Abstract: The crevassed firn of the McMurdo shear zone (SZ) within the Ross Ice Shelf may also contain crevasses deep within its meteoric and marine ice, but the surface crevassing prevents ordinary vehicle access to investigate its structure geophysically. We used a lightweight robotic vehicle to tow 200- and 40 MHz ground-penetrating radar antennas simultaneously along 10 parallel transects over a 28 km2 grid spanning the SZ width. Transects were generally orthogonal to the ice flow. Total firn and meteoric ice thickness was approximately 160 m. Firn crevasses profiled at 400 MHz were up to 16 m wide, under snow bridges up to 10 m thick, and with strikes near 35°–40° to the transect direction. From the top down, 200- MHz profiles revealed firn diffractions originating to a depth of approximately 40 m, no discernible structure within the meteoric ice, a discontinuous transitional horizon, and at least 20 m of stratified marine ice; 28–31 m of freeboard found more marine ice exists. Based on 10 consecutive transects covering approximately 2.5 km2, we preliminarily interpreted the transitional horizon to be a thin saline layer, and marine ice hyperbolic diffractions and reflections to be responses to localized fractures, and crevasses filled with unstratified marine ice, all at strikes from 27° to 50°. We preliminarily interpreted off nadir, marine ice horizons to be responses to linear and folded faults, similar to some in firn. The coinciding and synchronously folded areas of fractured firn and marine ice suggested that the visibly unstructured meteoric ice beneath our grid was also fractured, but either never crevassed, crevassed and sutured without marine ice inclusions, or that any ice containing crevasses might have eroded before marine ice accretion. We will test these interpretations with analysis of all transects and by extending our grid and increasing our depth ranges.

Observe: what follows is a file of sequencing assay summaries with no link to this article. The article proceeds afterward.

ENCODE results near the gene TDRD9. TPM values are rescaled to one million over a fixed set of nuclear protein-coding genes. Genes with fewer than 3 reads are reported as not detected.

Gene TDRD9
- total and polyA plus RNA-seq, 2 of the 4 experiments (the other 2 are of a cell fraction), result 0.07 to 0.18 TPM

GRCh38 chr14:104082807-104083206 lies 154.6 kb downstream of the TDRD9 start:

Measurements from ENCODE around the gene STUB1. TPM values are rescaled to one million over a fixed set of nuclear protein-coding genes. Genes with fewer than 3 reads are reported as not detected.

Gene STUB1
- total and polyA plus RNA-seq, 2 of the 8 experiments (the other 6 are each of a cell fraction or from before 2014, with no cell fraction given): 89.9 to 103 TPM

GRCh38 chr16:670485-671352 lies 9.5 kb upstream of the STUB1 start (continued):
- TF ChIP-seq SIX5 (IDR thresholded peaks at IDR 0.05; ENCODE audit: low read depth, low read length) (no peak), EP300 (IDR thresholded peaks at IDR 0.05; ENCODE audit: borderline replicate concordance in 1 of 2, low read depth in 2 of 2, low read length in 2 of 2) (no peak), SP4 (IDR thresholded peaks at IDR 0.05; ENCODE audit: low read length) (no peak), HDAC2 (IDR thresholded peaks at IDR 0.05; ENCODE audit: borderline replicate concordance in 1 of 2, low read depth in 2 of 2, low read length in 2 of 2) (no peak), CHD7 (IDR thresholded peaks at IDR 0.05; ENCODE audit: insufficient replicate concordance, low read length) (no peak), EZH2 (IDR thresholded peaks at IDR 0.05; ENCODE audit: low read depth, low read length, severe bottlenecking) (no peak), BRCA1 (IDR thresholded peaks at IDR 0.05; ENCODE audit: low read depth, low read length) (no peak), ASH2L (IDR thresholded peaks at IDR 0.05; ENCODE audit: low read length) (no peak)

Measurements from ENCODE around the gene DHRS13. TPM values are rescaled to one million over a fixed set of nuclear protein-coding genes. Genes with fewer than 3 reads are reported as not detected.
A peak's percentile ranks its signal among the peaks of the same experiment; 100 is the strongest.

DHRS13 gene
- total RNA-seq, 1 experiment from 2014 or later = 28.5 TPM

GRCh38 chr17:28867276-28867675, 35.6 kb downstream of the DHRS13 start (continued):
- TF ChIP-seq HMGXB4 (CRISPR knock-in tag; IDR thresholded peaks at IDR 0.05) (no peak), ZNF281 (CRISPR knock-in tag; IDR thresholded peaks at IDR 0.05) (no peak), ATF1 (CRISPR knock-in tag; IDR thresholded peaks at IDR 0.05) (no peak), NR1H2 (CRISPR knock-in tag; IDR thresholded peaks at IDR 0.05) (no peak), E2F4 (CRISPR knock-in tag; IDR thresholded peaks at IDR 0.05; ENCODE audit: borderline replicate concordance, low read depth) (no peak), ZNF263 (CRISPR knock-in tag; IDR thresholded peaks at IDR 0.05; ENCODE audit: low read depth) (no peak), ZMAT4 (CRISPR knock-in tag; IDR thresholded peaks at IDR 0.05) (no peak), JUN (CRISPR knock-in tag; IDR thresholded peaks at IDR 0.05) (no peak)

• Phase-Field Modeling of Nonequilibrium Solidification Processes in Additive Manufacturing